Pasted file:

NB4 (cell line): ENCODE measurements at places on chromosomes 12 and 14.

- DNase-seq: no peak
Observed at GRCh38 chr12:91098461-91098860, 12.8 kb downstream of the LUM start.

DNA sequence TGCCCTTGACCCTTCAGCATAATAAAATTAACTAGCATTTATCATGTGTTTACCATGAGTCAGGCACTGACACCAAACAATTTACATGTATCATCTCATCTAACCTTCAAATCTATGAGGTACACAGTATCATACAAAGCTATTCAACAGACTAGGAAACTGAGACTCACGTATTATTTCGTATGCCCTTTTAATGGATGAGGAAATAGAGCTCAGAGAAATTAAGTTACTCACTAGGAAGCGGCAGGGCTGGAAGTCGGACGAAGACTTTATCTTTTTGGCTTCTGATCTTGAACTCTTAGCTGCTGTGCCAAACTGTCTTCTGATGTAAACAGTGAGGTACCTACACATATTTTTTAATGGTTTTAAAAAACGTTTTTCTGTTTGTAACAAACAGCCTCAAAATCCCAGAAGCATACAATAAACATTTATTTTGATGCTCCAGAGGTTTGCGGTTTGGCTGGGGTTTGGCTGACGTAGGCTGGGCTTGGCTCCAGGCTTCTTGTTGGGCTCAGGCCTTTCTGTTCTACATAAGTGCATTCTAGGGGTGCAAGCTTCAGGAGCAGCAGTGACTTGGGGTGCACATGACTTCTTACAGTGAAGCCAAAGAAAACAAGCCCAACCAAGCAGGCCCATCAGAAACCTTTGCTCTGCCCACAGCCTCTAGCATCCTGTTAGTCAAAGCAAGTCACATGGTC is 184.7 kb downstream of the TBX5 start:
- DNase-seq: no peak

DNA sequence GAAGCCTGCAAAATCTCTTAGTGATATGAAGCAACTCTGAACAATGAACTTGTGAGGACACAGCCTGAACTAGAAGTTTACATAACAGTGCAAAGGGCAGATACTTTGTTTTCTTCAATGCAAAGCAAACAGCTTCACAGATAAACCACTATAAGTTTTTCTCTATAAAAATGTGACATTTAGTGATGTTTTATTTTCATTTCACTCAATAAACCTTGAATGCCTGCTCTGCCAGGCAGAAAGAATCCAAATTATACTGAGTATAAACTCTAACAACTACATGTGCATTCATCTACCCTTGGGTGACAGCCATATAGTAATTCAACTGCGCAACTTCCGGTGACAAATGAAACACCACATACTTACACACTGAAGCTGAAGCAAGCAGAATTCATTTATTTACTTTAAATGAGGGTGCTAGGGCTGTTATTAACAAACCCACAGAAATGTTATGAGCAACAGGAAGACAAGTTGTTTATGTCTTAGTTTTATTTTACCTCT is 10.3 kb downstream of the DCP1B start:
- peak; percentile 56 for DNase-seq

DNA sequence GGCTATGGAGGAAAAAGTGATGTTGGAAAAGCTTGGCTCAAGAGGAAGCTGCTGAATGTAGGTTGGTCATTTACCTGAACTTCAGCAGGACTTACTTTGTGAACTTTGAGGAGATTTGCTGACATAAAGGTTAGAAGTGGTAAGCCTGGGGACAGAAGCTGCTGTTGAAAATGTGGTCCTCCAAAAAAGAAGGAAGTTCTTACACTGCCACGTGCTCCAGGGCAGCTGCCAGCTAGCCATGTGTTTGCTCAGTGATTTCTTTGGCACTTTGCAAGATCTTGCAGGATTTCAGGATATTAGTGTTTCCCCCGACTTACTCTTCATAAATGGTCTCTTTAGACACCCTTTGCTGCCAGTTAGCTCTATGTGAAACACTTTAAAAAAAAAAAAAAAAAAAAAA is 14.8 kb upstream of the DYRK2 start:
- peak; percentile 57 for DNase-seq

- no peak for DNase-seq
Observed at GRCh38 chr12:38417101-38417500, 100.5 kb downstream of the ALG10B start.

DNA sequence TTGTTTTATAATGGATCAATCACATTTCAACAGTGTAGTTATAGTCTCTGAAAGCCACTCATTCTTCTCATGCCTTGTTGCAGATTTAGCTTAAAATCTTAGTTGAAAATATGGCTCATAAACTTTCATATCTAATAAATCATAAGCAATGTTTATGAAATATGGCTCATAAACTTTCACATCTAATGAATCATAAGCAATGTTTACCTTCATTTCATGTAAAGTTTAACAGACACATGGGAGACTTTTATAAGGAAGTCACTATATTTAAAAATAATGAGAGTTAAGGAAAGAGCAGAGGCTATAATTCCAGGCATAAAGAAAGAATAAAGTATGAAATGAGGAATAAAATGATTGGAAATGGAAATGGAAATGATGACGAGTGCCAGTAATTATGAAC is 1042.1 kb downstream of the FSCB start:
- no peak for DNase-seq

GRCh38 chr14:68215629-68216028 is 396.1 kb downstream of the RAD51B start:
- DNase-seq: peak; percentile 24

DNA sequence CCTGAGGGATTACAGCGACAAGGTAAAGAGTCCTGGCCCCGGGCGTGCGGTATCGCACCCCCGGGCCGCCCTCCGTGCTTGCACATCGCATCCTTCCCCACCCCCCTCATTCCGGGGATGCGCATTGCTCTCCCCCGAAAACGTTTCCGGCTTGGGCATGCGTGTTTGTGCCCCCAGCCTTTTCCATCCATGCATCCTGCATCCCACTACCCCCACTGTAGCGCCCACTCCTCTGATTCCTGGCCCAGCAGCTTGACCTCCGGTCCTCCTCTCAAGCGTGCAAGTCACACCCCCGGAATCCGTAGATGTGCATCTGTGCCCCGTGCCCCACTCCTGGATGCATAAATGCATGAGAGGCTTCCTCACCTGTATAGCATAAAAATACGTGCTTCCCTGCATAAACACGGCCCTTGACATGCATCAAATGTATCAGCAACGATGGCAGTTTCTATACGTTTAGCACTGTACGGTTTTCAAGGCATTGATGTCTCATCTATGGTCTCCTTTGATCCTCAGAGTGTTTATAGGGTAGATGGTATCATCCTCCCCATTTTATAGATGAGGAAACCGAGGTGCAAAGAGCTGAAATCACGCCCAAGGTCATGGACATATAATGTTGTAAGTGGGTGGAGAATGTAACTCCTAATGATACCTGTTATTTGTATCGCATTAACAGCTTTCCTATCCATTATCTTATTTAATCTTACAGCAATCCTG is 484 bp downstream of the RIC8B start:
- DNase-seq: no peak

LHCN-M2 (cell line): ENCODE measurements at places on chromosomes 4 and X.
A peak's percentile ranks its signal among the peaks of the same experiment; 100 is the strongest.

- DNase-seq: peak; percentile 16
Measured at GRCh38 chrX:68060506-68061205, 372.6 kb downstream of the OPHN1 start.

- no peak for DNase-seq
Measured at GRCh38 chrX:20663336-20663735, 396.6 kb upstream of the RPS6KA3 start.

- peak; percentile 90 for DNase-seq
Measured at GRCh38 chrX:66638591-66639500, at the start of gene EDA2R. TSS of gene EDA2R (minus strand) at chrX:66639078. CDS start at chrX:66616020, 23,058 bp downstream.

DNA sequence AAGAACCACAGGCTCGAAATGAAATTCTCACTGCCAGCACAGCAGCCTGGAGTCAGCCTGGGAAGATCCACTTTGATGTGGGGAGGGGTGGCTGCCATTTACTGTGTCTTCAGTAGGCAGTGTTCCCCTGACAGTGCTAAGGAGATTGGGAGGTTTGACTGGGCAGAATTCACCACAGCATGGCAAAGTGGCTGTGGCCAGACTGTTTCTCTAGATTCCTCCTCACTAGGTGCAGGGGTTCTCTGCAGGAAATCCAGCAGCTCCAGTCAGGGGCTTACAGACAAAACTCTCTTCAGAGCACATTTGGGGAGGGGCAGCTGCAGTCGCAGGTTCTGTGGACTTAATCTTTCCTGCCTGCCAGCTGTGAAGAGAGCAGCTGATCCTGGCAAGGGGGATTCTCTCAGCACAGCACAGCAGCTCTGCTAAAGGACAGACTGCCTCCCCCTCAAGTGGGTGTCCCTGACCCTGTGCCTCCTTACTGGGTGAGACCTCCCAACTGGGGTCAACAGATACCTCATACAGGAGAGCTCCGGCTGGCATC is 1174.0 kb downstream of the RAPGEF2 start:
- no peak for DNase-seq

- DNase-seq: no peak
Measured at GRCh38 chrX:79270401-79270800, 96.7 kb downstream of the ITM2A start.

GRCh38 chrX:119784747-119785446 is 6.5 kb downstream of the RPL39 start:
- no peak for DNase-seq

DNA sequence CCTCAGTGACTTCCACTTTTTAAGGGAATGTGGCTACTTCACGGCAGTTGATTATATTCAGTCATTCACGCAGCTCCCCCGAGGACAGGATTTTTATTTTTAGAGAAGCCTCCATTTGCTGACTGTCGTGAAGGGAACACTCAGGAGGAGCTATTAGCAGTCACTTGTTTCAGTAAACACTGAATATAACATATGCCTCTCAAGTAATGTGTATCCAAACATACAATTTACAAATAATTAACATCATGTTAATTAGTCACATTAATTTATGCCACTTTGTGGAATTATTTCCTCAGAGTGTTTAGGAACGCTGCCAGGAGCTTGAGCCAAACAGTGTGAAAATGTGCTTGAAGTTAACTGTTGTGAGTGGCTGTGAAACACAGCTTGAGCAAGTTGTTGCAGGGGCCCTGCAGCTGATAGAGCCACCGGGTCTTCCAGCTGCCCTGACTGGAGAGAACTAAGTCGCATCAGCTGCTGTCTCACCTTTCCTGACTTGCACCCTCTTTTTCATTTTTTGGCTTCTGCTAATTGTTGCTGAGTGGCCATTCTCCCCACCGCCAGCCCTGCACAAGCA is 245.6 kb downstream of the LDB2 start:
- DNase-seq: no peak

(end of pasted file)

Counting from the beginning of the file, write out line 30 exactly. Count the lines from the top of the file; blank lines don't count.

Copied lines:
GRCh38 chrX:119784747-119785446 is 6.5 kb downstream of the RPL39 start: